– The students exams are rated on a scale of 1-4. On each exam, there are three sections: level two, level three, and level four. Level two is the basic knowledge that students must know. Level three is more difficult (usually include multiplication and division of fractions with a variable). Level four is typically a word problem. At the top of each test is the outcome clearly stated, and a rubric of what is expected for each level. If a student can complete the level 2 section with very few errors (I was told one or two minor things like misplacing a negative sign), the student has achieved the outcome. Though level 2 is considered a “pass” level three and four just shows a higher level of mastery of the desired outcome.

– If the student doesn’t achieve a 2 or higher, they must re-write the exam. The students are allowed as many re-writes as it takes to achieve a level 2. For those who achieve a 2 and want to re-write to try a level three or four are also allowed to do so as many times as they like. The only catch with re-writes, is the mark of the last test is the one that is used. For example, a boy I work with received a 3 on one exam and wanted to re-write. The next time he only got a 2.5; therefore, his marked dropped down to a 2.5.

– If the student has a great deal of support from an EA or a teacher, the highest he/she can get is a 1.9. If the teacher provides guidance or suggestions and the student receives higher than a 2, the highest they can get is a 2. However, how much guidance is given is at the teachers discretion; therefore, there is no strict line as to what is considered “too much support”.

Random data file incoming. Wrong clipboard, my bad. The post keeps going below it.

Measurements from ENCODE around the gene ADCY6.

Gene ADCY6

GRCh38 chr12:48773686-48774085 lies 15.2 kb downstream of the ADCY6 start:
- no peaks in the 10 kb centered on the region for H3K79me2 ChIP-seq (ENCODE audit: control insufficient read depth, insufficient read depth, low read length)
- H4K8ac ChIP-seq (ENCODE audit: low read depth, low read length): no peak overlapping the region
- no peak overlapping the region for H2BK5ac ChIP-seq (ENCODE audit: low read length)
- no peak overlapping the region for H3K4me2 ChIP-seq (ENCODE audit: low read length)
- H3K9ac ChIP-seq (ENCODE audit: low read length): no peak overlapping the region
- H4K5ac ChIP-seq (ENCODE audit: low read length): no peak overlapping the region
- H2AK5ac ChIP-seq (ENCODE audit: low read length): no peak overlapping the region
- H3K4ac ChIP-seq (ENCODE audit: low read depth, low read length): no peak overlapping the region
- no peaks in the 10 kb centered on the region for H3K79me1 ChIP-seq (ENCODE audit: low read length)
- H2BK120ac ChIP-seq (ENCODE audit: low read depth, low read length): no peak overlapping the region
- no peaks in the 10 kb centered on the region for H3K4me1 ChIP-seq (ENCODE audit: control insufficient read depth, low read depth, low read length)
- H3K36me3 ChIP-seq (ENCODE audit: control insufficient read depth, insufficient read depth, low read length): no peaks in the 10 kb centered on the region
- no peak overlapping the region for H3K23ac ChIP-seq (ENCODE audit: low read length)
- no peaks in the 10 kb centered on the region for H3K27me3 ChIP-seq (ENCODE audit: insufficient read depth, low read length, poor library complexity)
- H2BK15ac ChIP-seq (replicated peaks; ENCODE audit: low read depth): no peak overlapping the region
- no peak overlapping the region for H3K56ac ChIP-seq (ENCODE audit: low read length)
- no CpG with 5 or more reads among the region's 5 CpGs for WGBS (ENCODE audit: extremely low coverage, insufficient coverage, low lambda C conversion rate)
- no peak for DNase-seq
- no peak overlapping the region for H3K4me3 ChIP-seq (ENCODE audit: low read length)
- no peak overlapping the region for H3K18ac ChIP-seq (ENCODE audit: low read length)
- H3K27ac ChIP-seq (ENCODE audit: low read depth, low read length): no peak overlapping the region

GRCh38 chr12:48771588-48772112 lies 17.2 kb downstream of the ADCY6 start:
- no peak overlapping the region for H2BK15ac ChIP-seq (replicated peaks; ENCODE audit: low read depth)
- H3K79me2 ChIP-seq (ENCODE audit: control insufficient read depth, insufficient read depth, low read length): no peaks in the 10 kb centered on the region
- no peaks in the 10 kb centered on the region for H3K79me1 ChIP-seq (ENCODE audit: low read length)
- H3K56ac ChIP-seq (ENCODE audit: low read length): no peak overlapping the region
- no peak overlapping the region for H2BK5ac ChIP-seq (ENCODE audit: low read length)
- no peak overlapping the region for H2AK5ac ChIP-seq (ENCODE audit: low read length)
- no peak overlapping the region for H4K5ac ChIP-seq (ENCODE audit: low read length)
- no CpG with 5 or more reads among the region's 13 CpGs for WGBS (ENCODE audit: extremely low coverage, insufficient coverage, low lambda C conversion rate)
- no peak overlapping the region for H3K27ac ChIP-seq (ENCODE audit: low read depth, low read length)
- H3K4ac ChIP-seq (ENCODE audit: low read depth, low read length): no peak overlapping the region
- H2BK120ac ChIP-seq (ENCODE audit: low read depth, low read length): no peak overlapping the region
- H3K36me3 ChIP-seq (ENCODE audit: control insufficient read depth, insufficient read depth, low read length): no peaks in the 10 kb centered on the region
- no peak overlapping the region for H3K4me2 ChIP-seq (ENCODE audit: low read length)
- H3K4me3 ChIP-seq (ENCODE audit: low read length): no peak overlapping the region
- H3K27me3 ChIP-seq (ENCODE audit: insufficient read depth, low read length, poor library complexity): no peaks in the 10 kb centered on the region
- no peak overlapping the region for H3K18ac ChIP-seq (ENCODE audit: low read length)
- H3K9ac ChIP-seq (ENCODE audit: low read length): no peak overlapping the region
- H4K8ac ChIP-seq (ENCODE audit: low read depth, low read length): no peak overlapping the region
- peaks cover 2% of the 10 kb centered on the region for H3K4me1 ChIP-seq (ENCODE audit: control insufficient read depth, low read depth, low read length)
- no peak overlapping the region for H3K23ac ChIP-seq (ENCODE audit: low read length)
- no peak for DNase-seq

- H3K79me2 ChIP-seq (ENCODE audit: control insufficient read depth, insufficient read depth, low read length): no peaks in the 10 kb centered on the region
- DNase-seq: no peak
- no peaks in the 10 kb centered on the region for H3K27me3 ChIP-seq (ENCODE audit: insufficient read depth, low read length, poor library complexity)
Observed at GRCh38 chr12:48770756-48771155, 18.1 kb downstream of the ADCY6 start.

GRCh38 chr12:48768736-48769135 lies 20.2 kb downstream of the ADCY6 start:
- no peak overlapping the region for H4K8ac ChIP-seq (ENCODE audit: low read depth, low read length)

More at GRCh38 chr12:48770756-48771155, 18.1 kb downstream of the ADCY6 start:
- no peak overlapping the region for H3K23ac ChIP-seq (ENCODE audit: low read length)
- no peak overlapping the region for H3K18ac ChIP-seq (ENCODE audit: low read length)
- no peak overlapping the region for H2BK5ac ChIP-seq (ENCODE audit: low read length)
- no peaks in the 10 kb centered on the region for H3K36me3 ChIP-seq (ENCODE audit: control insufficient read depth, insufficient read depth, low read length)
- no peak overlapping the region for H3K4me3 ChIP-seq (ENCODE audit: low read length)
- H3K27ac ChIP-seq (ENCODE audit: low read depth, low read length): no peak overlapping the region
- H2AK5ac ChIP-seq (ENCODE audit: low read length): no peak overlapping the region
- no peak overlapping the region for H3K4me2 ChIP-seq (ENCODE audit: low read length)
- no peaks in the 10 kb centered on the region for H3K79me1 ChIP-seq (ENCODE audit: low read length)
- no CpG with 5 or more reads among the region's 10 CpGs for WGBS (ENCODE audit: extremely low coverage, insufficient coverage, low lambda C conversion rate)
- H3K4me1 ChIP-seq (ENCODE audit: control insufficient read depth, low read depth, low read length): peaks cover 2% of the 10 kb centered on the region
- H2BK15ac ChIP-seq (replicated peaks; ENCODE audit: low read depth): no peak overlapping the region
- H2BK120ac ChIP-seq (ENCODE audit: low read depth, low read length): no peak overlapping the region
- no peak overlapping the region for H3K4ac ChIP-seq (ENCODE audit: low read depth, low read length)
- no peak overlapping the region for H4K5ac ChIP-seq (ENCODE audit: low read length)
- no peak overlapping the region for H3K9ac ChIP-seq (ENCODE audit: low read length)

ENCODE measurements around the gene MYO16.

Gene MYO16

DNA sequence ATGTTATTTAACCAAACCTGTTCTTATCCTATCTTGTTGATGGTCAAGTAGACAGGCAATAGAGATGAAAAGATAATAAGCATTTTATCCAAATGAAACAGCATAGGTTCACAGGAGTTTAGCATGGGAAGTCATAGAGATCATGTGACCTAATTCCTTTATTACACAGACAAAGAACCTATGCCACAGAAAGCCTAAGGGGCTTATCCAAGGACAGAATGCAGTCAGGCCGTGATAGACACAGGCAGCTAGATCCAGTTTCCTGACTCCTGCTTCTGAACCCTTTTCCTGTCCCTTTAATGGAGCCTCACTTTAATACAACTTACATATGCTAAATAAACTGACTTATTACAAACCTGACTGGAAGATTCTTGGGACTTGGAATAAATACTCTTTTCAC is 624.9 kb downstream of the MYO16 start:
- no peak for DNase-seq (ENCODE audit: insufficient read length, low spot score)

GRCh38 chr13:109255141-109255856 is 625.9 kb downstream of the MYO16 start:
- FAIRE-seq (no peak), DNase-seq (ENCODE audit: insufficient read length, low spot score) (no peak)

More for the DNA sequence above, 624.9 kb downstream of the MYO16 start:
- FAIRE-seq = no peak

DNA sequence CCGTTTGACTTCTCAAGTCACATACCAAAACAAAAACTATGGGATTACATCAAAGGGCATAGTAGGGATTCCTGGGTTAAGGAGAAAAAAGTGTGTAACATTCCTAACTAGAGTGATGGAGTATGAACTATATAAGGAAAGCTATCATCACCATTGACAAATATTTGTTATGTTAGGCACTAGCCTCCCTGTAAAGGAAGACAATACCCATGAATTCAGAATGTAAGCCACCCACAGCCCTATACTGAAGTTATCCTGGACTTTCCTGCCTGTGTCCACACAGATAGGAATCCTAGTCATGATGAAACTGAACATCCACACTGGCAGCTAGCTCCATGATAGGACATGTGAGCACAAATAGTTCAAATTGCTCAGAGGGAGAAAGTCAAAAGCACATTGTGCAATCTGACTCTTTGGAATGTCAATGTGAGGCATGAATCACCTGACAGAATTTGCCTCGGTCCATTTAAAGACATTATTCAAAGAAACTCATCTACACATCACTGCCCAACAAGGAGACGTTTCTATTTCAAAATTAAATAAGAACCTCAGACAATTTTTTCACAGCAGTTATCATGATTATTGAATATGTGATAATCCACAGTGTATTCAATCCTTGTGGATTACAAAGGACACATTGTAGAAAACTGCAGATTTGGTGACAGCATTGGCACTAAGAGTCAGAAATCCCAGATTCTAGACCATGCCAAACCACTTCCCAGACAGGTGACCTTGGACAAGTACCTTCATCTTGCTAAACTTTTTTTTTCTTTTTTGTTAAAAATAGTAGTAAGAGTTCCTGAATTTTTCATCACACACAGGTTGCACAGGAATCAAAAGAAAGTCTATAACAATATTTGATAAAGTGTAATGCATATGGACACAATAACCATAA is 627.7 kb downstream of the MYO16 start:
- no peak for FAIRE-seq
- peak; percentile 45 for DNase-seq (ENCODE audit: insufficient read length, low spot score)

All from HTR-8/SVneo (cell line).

– The student needs a level 2 on all exams before he/she can move on to grade 10 math.

– One issue I have heard about is grading. As I was talking to the math 9 teacher, she was explaining that she is unsure how the levels will average out, and how she is supposed to transfer that over into a grade.

– Though I believe re-writes are okay, I think it is a little strange that students are allowed as many re-writes as it takes them. Therefore, I’ve noticed that students don’t try as hard when studying, because they know if they don’t achieve a 2, they will have multiple chances to re-write their exam during class time that would otherwise be spent learning a new concept.

– The other thing I am torn about in this pilot program is how teachers cannot assign homework. I’ve noticed that the teacher I work with “recommends” having certain questions done for next day; however, students rarely take their books home and have the questions completed for next day. I have to admit I was a little frustrated by this at first – it seems that in math 9 there is a lot to cover, and if students don’t do any work at home, class time goes towards students finishing their assignments that they could have done at home.

– One thing I think was interesting about this pilot program is that the first week and a half is spent reviewing key concepts from Math 8. The students then write a test the second week of school, and from there are placed in classrooms based on their mark from that test. I am definitely on the fence about this issue. The room I work in is small, and all students there have some form of a learning disability. I think that works okay for them, because it is more one-on-one, and they are all on similar levels. However, at the same time, if we group students based on abilities (a room for students with a learning disability, average students, and gifted students) we are kind of labelling them right from the get go. I would like to see another math 9 room and see how diverse the learners are in each room.

It will be interesting to see how this pilot program works, and whether or not they find it successful.